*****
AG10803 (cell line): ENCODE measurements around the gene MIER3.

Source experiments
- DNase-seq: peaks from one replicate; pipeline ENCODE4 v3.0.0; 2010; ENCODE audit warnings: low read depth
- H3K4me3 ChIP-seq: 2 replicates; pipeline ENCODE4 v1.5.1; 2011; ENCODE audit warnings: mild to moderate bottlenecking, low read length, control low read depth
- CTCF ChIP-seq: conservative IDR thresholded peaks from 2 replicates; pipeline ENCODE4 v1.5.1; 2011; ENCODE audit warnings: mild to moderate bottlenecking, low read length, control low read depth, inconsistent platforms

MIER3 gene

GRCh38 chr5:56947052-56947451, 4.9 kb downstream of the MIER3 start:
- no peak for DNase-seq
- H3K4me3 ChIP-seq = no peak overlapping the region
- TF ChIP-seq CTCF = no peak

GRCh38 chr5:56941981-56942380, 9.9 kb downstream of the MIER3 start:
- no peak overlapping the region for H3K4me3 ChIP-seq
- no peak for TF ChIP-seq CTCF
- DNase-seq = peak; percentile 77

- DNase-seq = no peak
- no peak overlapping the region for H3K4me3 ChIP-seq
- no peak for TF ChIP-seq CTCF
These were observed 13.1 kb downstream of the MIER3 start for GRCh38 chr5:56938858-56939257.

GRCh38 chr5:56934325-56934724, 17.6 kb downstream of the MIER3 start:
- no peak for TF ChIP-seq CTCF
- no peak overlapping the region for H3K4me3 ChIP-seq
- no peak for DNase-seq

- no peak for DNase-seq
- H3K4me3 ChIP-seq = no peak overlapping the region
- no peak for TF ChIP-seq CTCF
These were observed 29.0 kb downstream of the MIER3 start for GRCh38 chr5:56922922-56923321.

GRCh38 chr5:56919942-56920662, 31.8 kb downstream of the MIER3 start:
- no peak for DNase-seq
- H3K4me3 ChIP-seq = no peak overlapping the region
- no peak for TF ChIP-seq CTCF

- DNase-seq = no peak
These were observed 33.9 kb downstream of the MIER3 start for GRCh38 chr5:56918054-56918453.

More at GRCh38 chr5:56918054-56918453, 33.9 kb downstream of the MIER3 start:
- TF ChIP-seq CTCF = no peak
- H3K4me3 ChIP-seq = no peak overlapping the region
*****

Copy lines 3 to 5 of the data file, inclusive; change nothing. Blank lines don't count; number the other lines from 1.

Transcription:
- DNase-seq: peaks from one replicate; pipeline ENCODE4 v3.0.0; 2010; ENCODE audit warnings: low read depth
- H3K4me3 ChIP-seq: 2 replicates; pipeline ENCODE4 v1.5.1; 2011; ENCODE audit warnings: mild to moderate bottlenecking, low read length, control low read depth
- CTCF ChIP-seq: conservative IDR thresholded peaks from 2 replicates; pipeline ENCODE4 v1.5.1; 2011; ENCODE audit warnings: mild to moderate bottlenecking, low read length, control low read depth, inconsistent platforms